Historic Druid Hills
The 1,492-acre landmark garden district known as Druid Hills was originally part of the Creek Indian lands transferred to the State of Georgia in 1821. John G. Johnson owned most of this land in the late 1800’s. Joel Hurt, who had founded Trust Company of Georgia, developed Inman Park and built Atlanta’s first modern office building, the eight-story Equitable Building, purchased this land from the estate of Mr. Johnson in 1890 for $63,000 under the name Kirkwood Land Co.
Only The Best Will Do
This same year, Mr. Hurt commissioned Frederick Law Olmsted, the father of landscape architecture in America, to design a suburban neighborhood within the then undeveloped 1,492 acre tract of land. Mr. Olmsted, who attended Yale University and first gained prominence as the designer of New York’s Central Park, was simultaneously planning Biltmore Estate in Asheville, N.C.
Among his other notable projects, Olmsted designed the grounds of the Capitol in Washington, D.C., Niagara Falls, the Boston park system and another residential suburb, Riverside, in Chicago.
It Starts With A Plan
The Olmsted firm spent several years creating the Druid Hills subdivision, emphasizing parks, preservation of natural scenic beauty and large lots. Druid Hills, Mr. Olmsted’s last major suburban design, is considered by many as the most mature work of his career. Mr. Olmsted died in 1903, but the work was continued by his firm. Final plans were not delivered to Mr. Hurt until 1905. Development proceeded slowly until 1908, when Kirkwood Land Co. sold the property to a syndicate including Forrest Adair, George Adair, Asa Candler and Preston Arkwright for $500,000. At that time, it was the largest real estate transaction in the South.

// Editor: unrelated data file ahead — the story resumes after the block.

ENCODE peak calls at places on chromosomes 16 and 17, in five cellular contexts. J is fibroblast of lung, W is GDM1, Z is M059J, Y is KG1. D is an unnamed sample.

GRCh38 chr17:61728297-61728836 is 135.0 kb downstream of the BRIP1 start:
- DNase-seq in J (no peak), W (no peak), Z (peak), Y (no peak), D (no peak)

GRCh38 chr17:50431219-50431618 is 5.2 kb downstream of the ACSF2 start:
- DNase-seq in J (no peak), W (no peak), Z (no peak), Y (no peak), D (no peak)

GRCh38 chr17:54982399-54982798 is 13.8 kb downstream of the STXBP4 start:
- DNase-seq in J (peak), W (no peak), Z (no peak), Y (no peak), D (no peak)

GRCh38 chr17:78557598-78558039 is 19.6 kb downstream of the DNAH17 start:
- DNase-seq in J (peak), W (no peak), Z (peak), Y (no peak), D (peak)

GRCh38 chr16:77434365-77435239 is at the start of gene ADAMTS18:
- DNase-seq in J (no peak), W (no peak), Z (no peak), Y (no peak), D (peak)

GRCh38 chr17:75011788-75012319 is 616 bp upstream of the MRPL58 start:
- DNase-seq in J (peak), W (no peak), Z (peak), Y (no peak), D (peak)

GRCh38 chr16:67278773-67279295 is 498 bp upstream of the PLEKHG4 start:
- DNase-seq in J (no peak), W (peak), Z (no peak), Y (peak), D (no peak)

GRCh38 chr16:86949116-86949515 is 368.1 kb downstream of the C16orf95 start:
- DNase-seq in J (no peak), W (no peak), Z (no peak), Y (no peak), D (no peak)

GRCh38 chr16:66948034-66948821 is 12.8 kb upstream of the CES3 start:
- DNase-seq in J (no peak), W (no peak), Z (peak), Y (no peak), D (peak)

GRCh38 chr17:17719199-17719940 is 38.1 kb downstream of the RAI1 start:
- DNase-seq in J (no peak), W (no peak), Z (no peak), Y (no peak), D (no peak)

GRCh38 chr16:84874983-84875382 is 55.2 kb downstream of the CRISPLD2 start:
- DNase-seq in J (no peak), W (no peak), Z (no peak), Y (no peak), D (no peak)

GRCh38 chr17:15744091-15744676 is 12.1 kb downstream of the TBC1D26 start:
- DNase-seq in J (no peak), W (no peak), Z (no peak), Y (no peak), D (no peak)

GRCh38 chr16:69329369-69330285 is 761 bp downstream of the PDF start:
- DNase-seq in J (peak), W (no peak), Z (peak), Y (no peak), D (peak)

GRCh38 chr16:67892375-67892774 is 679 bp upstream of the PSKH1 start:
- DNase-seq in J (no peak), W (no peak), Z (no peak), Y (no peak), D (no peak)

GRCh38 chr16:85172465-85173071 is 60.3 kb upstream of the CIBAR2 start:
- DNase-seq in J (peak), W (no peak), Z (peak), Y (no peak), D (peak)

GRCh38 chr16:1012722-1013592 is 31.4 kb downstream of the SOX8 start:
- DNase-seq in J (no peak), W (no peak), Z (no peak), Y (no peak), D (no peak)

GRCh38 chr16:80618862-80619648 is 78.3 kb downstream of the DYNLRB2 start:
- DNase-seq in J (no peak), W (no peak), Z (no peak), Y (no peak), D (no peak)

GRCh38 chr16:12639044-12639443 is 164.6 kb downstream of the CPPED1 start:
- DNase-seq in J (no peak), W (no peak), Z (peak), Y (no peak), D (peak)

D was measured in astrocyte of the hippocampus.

According to Franklin Garrett in Atlanta and its environs, Forrest Adair, head of the syndicate, said of the sale:
“In my opinion, the lots in the Druid Hills subdivision, lying on either side of Ponce de Leon Avenue, are more beautiful and more desirable for first class homes than any other section in the vicinity of Atlanta; and I believe that within a very few years the handsomest residences in the state of Georgia will be located in this subdivision. We are going to work immediately to further carry out the plans originally suggested by Mr. Olmsted, provide water, sewerage, electric lights and streetcar facilities; and will then begin offering the lots to approved purchasers upon such reasonable restrictions as will protect the entire subdivision.”
Mr. Hurt is quoted by Mr. Garrett as saying of the sale:
“My pride has been to establish a magnificent residential suburb. I had hoped to be able to carry out this plan myself but my other business interests have so monopolized my time I have had to delay. Now that an opportunity is presented to turn the property over to gentlemen who will carry out my plans and the designs of Mr. Olmsted, I am willing to part with the property. The handsomest residences in the south will be located in Druid Hills.”
Frederick Law Olmsted
Photo Credit: Virginie Kippelen (c) 2012
Druid Hills Attracts a Backer
Asa Candler, the Coca-Cola magnate and former mayor of Atlanta, was the biggest financial backer of Druid Hills. Over the next few years, the syndicate spent an additional $833,335.96 developing the subdivision’s infrastructure and golf club.
Mr. Garrett stated,
”The prophecy of Joel Hurt and Forrest Adair came true. Some of the finest homes in the South were built in Druid Hills. And certainly today, there is no more picturesque spot anywhere than Druid Hills during the height of the dogwood season in April. Joel Hurt, the Messrs. Olmsted and Asa G. Candler planned well indeed.”
Asa Candler, Photo Credit: Getty Images